OM-D E-M1X + M.Zuiko 100-400 mm f/5-6.3 IS with M.Zuiko MC-14 teleconverter @ 560 mm, efov 1120 mm, f/9, 1/2000, ISO-800, Pro Capture L, Bird Detection AI Subject Tracking, cropped to 3696 pixels on the width, subject distance 74.8 metres
OM-D E-M1X + M.Zuiko 100-400 mm f/5-6.3 IS with M.Zuiko MC-14 teleconverter @ 560 mm, efov 1120 mm, f/9, 1/2000, ISO-800, Pro Capture L, Bird Detection AI Subject Tracking, cropped to 3696 pixels on the width, subject distance 75.2 metres
OM-D E-M1X + M.Zuiko 100-400 mm f/5-6.3 IS with M.Zuiko MC-14 teleconverter @ 560 mm, efov 1120 mm, f/9, 1/2000, ISO-800, Pro Capture L, Bird Detection AI Subject Tracking, cropped to 3355 pixels on the width, subject distance 75.1 metres
OM-D E-M1X + M.Zuiko 100-400 mm f/5-6.3 IS with M.Zuiko MC-14 teleconverter @ 560 mm, efov 1120 mm, f/9, 1/2000, ISO-800, Pro Capture L, Bird Detection AI Subject Tracking, cropped to 3103 pixels on the width, subject distance 75.2 metres
OM-D E-M1X + M.Zuiko 100-400 mm f/5-6.3 IS with M.Zuiko MC-14 teleconverter @ 560 mm, efov 1120 mm, f/9, 1/2000, ISO-800, Pro Capture L, Bird Detection AI Subject Tracking, cropped to 3344 pixels on the width, subject distance 75.4 metres
OM-D E-M1X + M.Zuiko 100-400 mm f/5-6.3 IS with M.Zuiko MC-14 teleconverter @ 560 mm, efov 1120 mm, f/9, 1/2000, ISO-800, Pro Capture L, Bird Detection AI Subject Tracking, cropped to 3425 pixels on the width, subject distance 74.7 metres
OM-D E-M1X + M.Zuiko 100-400 mm f/5-6.3 IS with M.Zuiko MC-14 teleconverter @ 560 mm, efov 1120 mm, f/9, 1/2000, ISO-800, Pro Capture L, Bird Detection AI Subject Tracking, cropped to 3395 pixels on the width, subject distance 73.4 metres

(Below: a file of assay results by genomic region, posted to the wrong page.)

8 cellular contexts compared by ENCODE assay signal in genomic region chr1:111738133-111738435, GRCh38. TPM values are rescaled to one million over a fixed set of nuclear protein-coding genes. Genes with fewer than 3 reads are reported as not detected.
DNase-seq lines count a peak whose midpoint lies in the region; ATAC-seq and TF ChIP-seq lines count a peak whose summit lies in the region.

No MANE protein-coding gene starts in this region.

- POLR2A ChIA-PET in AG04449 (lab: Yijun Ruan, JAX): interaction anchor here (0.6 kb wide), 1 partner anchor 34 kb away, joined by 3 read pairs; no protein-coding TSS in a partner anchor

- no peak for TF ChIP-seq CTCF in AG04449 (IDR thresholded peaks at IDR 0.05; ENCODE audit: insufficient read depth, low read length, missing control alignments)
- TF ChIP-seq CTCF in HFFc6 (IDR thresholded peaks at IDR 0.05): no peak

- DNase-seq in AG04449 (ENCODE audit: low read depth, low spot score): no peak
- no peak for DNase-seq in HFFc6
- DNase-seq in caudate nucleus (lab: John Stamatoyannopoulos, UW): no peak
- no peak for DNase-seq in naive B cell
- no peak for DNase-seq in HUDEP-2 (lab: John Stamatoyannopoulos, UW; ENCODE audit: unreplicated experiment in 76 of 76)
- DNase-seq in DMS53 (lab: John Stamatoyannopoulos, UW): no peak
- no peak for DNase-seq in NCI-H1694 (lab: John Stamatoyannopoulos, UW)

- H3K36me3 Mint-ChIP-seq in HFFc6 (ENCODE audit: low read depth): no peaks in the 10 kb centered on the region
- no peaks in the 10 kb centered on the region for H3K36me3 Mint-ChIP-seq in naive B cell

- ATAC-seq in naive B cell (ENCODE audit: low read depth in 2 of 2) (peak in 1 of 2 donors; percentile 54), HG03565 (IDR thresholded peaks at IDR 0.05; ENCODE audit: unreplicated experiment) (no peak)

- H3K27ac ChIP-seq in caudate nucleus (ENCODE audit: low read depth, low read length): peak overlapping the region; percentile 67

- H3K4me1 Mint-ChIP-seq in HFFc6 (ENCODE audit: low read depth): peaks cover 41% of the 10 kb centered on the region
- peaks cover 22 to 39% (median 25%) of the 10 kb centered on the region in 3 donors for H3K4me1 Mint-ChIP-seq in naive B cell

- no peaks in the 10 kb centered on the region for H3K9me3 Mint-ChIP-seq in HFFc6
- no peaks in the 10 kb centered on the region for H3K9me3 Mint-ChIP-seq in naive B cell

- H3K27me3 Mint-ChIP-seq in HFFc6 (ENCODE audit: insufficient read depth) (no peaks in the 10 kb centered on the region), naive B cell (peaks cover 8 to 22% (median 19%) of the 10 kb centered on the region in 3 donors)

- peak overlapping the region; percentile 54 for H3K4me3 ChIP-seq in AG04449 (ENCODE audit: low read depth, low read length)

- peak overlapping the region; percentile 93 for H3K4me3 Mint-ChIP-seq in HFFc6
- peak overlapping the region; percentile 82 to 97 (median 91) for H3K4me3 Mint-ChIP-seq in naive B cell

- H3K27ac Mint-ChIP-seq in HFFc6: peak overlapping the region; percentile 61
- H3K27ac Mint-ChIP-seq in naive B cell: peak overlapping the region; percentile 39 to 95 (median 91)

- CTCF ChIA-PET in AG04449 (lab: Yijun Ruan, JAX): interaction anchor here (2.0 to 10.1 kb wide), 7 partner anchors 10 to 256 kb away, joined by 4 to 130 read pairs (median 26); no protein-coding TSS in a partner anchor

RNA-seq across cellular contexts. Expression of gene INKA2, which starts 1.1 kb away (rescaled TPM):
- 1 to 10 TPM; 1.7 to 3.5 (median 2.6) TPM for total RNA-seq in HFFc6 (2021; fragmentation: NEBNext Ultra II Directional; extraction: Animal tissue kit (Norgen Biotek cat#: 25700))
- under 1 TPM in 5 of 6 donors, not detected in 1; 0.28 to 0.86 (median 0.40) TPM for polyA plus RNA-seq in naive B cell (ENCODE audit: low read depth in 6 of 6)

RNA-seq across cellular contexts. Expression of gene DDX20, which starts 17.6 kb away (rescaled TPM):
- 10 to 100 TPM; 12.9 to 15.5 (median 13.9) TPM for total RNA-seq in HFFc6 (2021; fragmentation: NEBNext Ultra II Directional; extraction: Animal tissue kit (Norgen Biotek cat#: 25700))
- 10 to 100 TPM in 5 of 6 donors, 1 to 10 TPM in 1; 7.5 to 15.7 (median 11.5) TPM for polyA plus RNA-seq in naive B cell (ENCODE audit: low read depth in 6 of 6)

OM-D E-M1X + M.Zuiko 100-400 mm f/5-6.3 IS with M.Zuiko MC-14 teleconverter @ 560 mm, efov 1120 mm, f/9, 1/2000, ISO-800, Pro Capture L, Bird Detection AI Subject Tracking, cropped to 3311 pixels on the width, subject distance 72.8 metres
OM-D E-M1X + M.Zuiko 100-400 mm f/5-6.3 IS with M.Zuiko MC-14 teleconverter @ 560 mm, efov 1120 mm, f/9, 1/2000, ISO-800, Pro Capture L, Bird Detection AI Subject Tracking, cropped to 3475 pixels on the width, subject distance 71.5 metres

The 9 photographs above are from the third pulse shooting series I captured after the osprey flew from its nesting box. If I would have fired off one long run and used up my buffer I would have missed these images of the osprey landing in a tree.

Pulse shooting can be used with a wide range of subject matter regardless of the camera format, brand and model that you happen to use.

Technical Note

Photographs were captured handheld using camera gear as noted in the EXIF data. Images were produced from RAW files using my standard process. Crops are noted. This is the 1,034th article published on this website since its original inception.